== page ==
South African internet users have been suffering from some major downtime and connection issues over the past few weeks. This was all due to a Wacs undersea cable off the west coast of Africa. According to Business Insider, the cable actually suffered a short circuit while trapped under heavy sediment. The cable connects SA to the world and with it down, users suffered some harsh connectivity issues across gaming and especially social media.
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The good news, the South African National Research and Education Network (SARen) reported that the repairs to the Wacs S1 cable were completed on Thursday afternoon. The photos which you can see below show a burnt and damaged cable which was the cause of the issue.
According to SARen, the cable got damaged due to heavy sediment caused by harsh waters from the Congo River flowing into the area where the cable was laid. This built-up pressure on top of the cable causing it to short circuit. The Congo River has received heavy rains over the past few weeks which would explain why both the cables were broken (the Sat-3 and Wacs).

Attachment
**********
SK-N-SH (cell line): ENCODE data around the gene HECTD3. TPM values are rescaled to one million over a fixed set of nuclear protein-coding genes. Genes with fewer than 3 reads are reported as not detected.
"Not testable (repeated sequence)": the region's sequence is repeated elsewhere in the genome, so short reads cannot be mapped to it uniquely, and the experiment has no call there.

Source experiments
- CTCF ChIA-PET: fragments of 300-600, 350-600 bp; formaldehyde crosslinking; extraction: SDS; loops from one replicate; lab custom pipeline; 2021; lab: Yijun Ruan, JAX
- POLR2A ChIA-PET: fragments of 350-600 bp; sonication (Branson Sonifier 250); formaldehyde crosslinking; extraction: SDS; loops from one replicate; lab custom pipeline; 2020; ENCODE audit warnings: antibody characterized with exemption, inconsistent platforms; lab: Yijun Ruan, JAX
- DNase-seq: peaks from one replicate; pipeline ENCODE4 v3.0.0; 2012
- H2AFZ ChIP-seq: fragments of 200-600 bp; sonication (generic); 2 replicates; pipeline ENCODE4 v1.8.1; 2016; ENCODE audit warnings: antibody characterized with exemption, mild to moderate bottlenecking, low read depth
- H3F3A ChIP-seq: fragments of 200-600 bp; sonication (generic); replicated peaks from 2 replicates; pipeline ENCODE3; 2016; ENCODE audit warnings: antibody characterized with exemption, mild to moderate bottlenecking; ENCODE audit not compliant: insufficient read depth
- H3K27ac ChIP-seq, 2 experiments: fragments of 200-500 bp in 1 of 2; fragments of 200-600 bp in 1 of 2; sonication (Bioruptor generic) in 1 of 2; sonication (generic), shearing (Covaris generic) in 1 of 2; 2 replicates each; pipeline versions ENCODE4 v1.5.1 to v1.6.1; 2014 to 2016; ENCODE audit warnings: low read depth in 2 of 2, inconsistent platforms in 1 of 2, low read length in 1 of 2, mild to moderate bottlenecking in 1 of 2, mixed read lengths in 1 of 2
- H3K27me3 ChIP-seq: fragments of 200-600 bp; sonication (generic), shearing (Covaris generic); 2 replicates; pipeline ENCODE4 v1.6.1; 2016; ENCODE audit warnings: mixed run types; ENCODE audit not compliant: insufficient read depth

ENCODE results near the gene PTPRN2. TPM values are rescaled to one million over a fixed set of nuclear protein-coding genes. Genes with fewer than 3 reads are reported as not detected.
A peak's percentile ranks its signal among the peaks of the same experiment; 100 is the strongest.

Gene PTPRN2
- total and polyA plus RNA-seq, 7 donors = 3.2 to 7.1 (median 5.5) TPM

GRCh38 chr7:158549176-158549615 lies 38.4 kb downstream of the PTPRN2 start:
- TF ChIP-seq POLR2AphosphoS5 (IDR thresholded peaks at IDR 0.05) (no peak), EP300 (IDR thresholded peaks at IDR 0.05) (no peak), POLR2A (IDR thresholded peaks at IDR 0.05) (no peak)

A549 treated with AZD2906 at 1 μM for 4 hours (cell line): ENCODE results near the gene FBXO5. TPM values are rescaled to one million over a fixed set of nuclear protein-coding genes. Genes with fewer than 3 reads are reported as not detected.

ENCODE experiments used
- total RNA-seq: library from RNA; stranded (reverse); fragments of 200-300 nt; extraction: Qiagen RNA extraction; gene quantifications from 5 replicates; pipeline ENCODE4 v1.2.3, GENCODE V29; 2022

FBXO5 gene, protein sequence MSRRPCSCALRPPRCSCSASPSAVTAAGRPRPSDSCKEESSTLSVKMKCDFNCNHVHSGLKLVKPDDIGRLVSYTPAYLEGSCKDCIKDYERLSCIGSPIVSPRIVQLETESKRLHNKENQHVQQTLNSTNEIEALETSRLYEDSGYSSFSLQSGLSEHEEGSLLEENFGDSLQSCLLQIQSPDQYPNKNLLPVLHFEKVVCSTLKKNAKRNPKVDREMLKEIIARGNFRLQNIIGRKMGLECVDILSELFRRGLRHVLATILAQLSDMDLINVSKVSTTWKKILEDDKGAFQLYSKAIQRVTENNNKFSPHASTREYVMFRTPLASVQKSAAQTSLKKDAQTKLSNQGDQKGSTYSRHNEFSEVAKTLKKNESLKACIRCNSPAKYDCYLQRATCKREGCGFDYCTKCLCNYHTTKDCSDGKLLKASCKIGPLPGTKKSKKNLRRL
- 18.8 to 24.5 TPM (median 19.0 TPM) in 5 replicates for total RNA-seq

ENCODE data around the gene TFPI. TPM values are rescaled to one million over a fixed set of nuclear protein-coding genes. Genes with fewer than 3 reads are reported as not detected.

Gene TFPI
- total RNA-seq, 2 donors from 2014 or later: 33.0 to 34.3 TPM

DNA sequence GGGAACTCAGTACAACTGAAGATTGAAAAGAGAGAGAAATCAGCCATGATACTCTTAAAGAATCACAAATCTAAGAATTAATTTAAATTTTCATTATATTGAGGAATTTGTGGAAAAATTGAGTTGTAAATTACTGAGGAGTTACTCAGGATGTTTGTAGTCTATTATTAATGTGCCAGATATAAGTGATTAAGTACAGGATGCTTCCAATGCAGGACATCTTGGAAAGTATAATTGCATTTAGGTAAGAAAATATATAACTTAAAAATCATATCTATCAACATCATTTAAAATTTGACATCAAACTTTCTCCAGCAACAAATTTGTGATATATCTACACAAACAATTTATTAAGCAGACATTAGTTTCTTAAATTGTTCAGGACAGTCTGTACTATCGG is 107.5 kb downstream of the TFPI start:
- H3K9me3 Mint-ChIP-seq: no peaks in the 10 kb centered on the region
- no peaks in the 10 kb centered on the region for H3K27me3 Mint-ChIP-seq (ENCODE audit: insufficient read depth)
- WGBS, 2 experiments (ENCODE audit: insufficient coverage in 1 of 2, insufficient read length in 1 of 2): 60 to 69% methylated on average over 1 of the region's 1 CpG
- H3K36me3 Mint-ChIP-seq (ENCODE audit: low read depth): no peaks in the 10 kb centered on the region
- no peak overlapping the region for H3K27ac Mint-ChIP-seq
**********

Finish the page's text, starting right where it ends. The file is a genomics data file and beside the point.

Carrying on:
According to the anonymous source who sent the photos to Business Insider, the undersea cable “looks burned, and deep down, there isn’t much sources of heat. It was either a short circuit from the power that goes to the repeater or from a geothermal from a small ocean volcano,”
Another photo shows the repaired cable which now has a protective cover on it to hopefully prevent the same damage from taking place. There is some bad news though. Repairs are not complete just yet. According to REN Alerts, the Leon Thevenin is no making its way to the next destination – the site of a big cable break on the South Atlantic 3/West Africa (sat-3/Wacs) system. Once completed, the vessel will then head to the break near the UK coast at the Wacs S4 site.
It is a much larger operation than anyone expected and we are sure everyone in SA is grateful for all the hard work the team have put into making these repairs possible. Hopefully, the South African internet issues are fixed soon.
Photo credit – Anonymous Source via Business Insider